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NYC on the Verge Of Eliminating Drug Testing for Marijuana Users

NYC on the Verge Of Eliminating Drug Testing for Marijuana Users
Photo Gracie Malley for Cannabis Now


NYC on the Verge Of Eliminating Drug Testing for Marijuana Users

Measure could prohibit THC testing on the job.

There could come a day very soon when job applicants are no longer required to pass a drug test for marijuana to work in New York City. A piece of legislation designed to eliminate this pre-employment requirement from the equation was approved earlier this week by the city council. If all goes according to plan, most employers would be prohibited from testing for THC metabolites before offering someone a job. It is perhaps the most progressive slice of drug reform that we’ve seen in a jurisdiction governed by a state that cannot seem to figure out how to legalize the cannabis plant.

Ever since Governor Cuomo vowed last year to legalize the leaf for recreational use, the New York City Council’s Committee on Civil Human Rights has been on the path to changing the city’s drug testing policies. Even though the state has run into challenges for actually getting a marijuana law on the books, Committee Chair Mathieu Eugene argued on Tuesday that moving forward with a new drug testing policy was necessary to provide more citizens with opportunities to work.

“We need to be creating more access points for employment, not [fewer],” Williams said in a release. “It makes absolutely no sense that we’re keeping people from finding jobs or advancing their careers because of marijuana use.”

The bill is solid in the way that it would prevent a jobless person from being disqualified from the employment pool based solely on a failed drug screen for marijuana. However, careless cannabis users would not be protected at every turn. In the case of an accident, companies would still be allowed to test for cannabis and offer up disciplinary action, up to and leading to termination, if the results come back positive for THC. The measure essentially puts pot in the same ranks with alcohol – it’s not a drug that companies test for, but workers cannot have it in their system.

Furthermore, not every career choice in New York would get to reap the benefit of the no pot testing standard. Cops, construction workers and commercial drivers would still have to pee clean before being offered a position. The idea behind the legislation is not for companies to turn a blind eye to impairment, but to scratch the discrimination factor from the beginning of the job application process.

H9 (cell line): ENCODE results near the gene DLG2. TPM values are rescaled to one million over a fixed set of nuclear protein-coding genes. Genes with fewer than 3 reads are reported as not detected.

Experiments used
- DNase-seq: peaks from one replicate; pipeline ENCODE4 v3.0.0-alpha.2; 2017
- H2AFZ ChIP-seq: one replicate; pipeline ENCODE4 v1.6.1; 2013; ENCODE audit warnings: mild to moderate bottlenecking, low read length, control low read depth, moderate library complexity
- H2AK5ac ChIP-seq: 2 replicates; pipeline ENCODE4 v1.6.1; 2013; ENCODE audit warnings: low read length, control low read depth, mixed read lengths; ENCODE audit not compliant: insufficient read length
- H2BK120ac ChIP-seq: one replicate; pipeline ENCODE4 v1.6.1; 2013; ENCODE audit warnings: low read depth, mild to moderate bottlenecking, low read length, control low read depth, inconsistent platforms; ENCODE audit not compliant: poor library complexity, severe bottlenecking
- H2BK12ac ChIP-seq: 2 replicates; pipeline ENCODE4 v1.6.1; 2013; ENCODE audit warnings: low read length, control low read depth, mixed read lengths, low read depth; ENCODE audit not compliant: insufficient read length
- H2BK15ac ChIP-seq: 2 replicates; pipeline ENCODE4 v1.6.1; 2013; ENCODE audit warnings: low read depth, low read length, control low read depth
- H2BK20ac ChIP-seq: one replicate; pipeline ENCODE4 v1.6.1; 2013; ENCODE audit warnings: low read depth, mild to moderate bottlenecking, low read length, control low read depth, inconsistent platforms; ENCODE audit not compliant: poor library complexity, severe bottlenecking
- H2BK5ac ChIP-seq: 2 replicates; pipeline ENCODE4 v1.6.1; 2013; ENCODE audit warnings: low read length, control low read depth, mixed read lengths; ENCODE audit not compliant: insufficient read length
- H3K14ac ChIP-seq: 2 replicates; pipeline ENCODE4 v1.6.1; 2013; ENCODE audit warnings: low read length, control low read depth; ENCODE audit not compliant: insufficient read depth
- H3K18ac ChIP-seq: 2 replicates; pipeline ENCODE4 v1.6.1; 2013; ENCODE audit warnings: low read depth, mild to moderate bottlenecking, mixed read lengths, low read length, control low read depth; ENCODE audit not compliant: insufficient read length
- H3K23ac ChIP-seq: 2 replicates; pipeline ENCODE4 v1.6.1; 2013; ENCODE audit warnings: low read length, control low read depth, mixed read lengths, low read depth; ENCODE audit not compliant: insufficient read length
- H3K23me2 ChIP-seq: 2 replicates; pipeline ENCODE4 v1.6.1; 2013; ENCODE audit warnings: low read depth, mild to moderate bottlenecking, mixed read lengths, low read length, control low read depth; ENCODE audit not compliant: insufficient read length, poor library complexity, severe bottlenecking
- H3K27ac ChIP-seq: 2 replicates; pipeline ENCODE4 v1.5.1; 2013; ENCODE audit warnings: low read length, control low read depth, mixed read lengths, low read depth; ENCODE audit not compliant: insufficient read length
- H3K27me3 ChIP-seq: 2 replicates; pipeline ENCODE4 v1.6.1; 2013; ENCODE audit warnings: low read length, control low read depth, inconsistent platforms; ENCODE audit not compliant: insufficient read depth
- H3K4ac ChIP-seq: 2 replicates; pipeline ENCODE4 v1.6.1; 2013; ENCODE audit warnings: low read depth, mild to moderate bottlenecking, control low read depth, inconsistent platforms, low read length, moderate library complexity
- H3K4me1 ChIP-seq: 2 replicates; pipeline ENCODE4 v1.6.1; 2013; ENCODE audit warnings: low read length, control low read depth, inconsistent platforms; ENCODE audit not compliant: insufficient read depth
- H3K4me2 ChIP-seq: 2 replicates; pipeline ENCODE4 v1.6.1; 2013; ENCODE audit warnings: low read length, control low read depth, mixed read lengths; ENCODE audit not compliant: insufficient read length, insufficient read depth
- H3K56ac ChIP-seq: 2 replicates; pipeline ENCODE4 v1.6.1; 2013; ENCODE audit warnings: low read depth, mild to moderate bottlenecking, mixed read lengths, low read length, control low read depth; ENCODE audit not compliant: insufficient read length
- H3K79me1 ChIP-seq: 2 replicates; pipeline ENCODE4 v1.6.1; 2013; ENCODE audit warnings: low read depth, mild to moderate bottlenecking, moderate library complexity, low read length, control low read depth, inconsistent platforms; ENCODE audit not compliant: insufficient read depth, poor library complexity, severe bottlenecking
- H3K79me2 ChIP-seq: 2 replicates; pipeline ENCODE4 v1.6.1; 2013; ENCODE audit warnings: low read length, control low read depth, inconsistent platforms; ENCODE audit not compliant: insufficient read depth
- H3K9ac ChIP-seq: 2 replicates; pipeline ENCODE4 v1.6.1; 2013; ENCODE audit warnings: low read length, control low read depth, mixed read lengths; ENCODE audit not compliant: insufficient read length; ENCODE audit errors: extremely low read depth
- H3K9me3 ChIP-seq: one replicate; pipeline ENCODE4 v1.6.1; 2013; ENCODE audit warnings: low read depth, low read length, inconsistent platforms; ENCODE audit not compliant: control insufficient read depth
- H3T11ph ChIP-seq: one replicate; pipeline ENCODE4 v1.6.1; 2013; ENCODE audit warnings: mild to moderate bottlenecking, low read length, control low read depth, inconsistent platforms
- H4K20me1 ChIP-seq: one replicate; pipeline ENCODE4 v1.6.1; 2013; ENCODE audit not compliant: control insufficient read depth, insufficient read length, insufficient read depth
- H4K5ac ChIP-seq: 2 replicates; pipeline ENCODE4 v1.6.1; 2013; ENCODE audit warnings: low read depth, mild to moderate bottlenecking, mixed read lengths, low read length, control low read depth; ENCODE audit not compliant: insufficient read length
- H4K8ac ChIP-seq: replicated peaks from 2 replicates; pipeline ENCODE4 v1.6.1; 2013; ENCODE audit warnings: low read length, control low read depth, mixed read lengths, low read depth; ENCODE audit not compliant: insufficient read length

“This is not a permission to come to work high, it is not permission to come to work impaired, but we are not speaking about that,” Public Advocate Jumaane Williams, the bill’s sponsor, said on Tuesday. “We are speaking about people who are prevented from going to work in the first place.”

Marijuana is one of the most commonly used substances in America. Some of the latest data shows around 33 million people in the United States — in both legal states and areas of prohibition —  are regular users. Still, most companies across the country continue to test for THC as a prerequisite for employment.

This has been a subject of considerable controversy over the years, especially given the unpredictable nature of how marijuana metabolizes in the body. Depending on the person, THC can sometimes linger in their system for up to 30 days. Even someone who is not a regular user and just happens to smoke weed one night at a party can find themselves in a pinch when it comes to passing a drug screen. Most other drugs, like cocaine and heroin, will clear out of a user within a few days.

It’s a policy that could start to change nationwide if New York City can pull it off with some level of success.

Drug reform advocates are thrilled that the committee has stepped up to take leadership on this issue. Testing applicants for weed “does little to determine how a particular person would perform in their job,” said Dionna King, a policy manager with the Drug Policy Alliance. “It’s just a way to eliminate people based on actions done in private that don’t really affect how they will show up as day-to-day employees.”

The no-pot whiz quiz bill is not a done deal just yet. It now goes before the full city council for a vote.

TELL US, have you ever been high at work? 

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